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    Rights statement: This is the peer reviewed version of the following article: Titman, A. C. (2016) Estimation of time-shift models with application to survival calibration in health technology assessment. Statist. Med., 35: 3645–3656. doi: 10.1002/sim.6951. which has been published in final form at http://onlinelibrary.wiley.com/doi/10.1002/sim.6951/abstract This article may be used for non-commercial purposes in accordance With Wiley Terms and Conditions for self-archiving.

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Estimation of time-shift models with application to survival calibration in health technology assessment

Research output: Contribution to journalJournal article

Published
<mark>Journal publication date</mark>10/09/2016
<mark>Journal</mark>Statistics in Medicine
Issue number20
Volume35
Number of pages12
Pages (from-to)3645-3656
Publication statusPublished
Early online date31/03/16
Original languageEnglish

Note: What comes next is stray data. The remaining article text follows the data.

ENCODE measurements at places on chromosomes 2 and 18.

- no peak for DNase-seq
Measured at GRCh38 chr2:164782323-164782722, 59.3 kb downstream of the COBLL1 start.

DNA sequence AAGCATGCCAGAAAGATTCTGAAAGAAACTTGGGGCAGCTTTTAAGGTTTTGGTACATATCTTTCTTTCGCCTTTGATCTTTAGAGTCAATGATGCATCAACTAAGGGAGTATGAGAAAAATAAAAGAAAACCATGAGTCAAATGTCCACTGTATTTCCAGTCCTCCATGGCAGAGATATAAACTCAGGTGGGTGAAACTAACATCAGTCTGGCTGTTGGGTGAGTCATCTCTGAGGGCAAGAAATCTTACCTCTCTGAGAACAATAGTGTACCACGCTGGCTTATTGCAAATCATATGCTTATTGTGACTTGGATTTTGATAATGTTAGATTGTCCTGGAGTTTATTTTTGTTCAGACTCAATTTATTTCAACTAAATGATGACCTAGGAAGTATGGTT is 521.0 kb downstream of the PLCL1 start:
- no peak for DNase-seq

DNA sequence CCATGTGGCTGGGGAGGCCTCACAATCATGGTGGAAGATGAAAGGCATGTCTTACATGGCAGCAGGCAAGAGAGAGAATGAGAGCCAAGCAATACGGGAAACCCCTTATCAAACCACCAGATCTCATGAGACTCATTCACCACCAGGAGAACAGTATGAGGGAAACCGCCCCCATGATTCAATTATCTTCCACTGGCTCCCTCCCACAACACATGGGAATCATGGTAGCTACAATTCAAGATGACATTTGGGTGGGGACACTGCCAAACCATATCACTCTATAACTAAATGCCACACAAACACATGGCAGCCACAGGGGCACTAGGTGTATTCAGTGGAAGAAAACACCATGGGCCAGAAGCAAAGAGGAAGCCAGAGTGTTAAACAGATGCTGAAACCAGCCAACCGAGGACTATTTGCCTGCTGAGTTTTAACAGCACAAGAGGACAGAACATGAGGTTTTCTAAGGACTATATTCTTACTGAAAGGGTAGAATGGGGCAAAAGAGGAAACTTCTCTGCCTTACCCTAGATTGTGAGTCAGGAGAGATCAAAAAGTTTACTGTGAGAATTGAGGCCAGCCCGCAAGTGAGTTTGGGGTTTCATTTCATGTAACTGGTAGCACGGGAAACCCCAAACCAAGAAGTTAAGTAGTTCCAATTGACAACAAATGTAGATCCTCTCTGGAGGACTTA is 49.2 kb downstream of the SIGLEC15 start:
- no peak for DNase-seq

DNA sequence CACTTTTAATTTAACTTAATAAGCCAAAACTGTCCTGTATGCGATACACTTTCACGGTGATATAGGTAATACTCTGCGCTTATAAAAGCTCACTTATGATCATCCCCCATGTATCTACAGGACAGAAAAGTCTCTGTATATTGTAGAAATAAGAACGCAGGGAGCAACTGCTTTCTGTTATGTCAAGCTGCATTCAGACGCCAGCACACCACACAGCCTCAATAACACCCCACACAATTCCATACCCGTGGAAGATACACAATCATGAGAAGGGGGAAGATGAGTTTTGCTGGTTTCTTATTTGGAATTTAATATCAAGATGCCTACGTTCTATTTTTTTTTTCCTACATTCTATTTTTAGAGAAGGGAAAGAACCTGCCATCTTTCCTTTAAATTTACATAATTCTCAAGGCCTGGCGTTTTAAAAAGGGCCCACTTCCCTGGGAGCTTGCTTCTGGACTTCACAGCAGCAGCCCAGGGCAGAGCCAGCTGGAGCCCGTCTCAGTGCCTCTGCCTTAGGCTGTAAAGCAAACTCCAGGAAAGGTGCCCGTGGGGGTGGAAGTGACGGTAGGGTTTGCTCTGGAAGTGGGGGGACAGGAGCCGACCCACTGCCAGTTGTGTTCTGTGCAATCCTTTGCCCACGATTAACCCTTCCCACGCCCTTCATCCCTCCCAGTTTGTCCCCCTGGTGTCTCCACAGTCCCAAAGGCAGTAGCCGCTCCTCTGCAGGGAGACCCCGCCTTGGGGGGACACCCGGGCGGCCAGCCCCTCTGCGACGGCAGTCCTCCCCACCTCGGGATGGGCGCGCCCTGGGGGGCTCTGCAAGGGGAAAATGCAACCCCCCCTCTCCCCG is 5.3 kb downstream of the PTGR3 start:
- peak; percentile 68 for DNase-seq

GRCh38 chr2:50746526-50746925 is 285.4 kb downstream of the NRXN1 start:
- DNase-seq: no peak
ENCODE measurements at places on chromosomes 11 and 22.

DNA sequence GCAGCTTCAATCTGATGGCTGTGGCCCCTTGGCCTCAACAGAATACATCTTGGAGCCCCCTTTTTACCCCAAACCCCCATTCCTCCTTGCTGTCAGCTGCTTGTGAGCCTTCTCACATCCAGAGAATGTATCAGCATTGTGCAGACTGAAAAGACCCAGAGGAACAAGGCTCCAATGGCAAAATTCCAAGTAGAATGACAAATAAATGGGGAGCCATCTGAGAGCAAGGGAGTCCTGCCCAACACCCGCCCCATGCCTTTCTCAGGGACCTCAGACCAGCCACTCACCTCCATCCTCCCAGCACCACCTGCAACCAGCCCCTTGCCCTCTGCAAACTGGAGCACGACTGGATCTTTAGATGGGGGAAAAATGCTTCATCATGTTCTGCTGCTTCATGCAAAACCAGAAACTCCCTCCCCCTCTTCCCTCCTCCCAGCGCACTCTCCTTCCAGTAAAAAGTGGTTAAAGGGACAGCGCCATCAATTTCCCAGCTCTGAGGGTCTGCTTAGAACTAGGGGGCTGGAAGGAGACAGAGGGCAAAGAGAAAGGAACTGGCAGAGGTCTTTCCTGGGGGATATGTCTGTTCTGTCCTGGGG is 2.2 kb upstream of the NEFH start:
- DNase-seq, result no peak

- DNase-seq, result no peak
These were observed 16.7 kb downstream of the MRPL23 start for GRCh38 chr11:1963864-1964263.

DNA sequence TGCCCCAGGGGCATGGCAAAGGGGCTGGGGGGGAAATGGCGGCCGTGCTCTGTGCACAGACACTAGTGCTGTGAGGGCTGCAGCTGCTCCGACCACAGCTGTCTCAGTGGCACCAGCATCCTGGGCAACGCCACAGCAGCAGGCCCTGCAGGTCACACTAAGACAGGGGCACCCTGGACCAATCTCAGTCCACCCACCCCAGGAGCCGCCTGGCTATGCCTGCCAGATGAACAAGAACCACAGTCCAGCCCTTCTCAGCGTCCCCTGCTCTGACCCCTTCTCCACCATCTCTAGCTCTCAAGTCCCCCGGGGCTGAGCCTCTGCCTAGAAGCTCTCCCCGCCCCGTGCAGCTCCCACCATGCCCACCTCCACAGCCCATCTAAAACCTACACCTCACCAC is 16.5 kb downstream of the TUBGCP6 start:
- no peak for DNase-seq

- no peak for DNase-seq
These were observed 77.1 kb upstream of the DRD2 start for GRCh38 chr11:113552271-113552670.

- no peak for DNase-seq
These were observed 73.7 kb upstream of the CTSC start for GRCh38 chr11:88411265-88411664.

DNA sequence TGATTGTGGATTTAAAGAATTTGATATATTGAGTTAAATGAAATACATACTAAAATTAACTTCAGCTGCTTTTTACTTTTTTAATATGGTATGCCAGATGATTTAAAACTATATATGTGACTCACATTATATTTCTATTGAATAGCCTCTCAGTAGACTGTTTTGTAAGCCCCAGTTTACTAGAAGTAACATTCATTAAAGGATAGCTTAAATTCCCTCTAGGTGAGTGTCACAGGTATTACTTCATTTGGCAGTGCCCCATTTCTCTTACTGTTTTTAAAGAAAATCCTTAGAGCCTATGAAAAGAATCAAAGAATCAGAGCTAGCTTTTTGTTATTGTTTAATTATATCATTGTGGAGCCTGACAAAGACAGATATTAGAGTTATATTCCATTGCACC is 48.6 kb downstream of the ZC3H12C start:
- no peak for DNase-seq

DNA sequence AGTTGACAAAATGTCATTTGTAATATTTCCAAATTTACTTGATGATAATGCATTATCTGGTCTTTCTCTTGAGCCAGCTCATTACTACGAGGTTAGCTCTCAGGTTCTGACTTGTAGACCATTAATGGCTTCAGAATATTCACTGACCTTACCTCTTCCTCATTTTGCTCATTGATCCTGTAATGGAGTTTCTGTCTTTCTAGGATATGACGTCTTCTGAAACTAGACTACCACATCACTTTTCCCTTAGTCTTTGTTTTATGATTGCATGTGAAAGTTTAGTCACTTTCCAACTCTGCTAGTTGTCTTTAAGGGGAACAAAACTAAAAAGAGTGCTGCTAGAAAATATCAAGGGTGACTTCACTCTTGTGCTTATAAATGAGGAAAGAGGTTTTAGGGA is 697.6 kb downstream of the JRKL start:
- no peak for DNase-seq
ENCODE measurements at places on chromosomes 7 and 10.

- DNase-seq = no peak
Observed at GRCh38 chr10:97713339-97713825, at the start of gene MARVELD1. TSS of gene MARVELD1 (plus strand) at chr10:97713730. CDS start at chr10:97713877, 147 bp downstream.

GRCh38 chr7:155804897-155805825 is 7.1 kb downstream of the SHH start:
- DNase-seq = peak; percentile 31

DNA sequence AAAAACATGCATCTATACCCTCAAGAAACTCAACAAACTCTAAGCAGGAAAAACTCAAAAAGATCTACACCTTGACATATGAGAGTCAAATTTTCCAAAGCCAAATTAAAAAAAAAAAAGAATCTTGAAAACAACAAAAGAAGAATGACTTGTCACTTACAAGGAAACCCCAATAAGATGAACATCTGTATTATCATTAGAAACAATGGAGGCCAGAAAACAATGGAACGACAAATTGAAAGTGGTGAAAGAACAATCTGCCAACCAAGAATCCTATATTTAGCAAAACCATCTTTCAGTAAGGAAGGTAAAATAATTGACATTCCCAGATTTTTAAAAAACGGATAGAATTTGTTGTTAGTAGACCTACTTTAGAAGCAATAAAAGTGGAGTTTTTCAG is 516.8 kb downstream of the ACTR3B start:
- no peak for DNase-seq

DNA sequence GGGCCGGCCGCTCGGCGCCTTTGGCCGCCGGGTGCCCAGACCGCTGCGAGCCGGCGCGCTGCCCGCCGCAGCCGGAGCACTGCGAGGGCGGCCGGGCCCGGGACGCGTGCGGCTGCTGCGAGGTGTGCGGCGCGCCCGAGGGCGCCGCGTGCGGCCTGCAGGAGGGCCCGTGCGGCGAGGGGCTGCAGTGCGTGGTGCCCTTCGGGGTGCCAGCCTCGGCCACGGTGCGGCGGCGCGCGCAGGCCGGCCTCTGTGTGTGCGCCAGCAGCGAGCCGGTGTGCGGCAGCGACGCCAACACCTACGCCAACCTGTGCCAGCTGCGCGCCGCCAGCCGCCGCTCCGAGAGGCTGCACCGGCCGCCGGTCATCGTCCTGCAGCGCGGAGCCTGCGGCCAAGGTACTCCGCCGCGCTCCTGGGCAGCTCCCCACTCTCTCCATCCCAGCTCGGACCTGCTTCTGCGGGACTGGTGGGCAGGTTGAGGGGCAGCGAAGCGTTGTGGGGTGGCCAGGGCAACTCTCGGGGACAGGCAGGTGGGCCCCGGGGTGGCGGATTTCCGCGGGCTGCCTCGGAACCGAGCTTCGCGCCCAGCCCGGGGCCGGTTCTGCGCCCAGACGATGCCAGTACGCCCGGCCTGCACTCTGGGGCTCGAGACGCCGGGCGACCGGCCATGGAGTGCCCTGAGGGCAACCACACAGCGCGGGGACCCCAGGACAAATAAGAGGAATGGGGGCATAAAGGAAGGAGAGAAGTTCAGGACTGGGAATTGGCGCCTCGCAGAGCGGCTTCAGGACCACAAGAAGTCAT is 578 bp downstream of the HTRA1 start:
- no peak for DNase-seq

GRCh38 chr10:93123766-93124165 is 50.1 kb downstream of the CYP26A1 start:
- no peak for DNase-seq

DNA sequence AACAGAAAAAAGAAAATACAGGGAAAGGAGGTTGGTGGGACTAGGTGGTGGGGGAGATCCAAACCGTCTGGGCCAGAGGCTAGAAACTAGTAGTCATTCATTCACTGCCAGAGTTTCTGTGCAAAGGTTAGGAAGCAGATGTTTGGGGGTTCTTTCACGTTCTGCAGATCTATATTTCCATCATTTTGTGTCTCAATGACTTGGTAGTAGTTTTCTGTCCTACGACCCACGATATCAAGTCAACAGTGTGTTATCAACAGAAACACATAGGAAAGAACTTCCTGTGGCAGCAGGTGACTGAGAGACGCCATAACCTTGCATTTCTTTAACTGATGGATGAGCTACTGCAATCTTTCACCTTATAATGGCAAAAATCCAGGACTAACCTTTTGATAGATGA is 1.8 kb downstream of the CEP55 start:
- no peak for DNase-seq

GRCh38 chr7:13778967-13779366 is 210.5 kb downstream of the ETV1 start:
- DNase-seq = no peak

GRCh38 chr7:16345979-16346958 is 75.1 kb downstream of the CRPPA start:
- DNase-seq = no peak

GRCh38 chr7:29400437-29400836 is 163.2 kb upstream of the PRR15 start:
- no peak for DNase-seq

Abstract

The incremental life expectancy, defined as the difference in mean survival times between two treatment groups, is a crucial quantity of interest in cost-effectiveness analyses. Usually, this quantity is very difficult to estimate from censored survival data with a limited follow-up period. The paper develops estimation procedures for a time-shift survival model that, provided model assumptions are met, gives a reliable estimate of incremental life expectancy without extrapolation beyond the study period. Methods for inference are developed both for individual patient data and when only published Kaplan–Meier curves are available. Through simulation, the estimators are shown to be close to unbiased and constructed confidence intervals are shown to have close to nominal coverage for small
to moderate sample sizes.

Bibliographic note

This is the peer reviewed version of the following article: Titman, A. C. (2016) Estimation of time-shift models with application to survival calibration in health technology assessment. Statist. Med., 35: 3645–3656. doi: 10.1002/sim.6951. which has been published in final form at http://onlinelibrary.wiley.com/doi/10.1002/sim.6951/abstract This article may be used for non-commercial purposes in accordance With Wiley Terms and Conditions for self-archiving.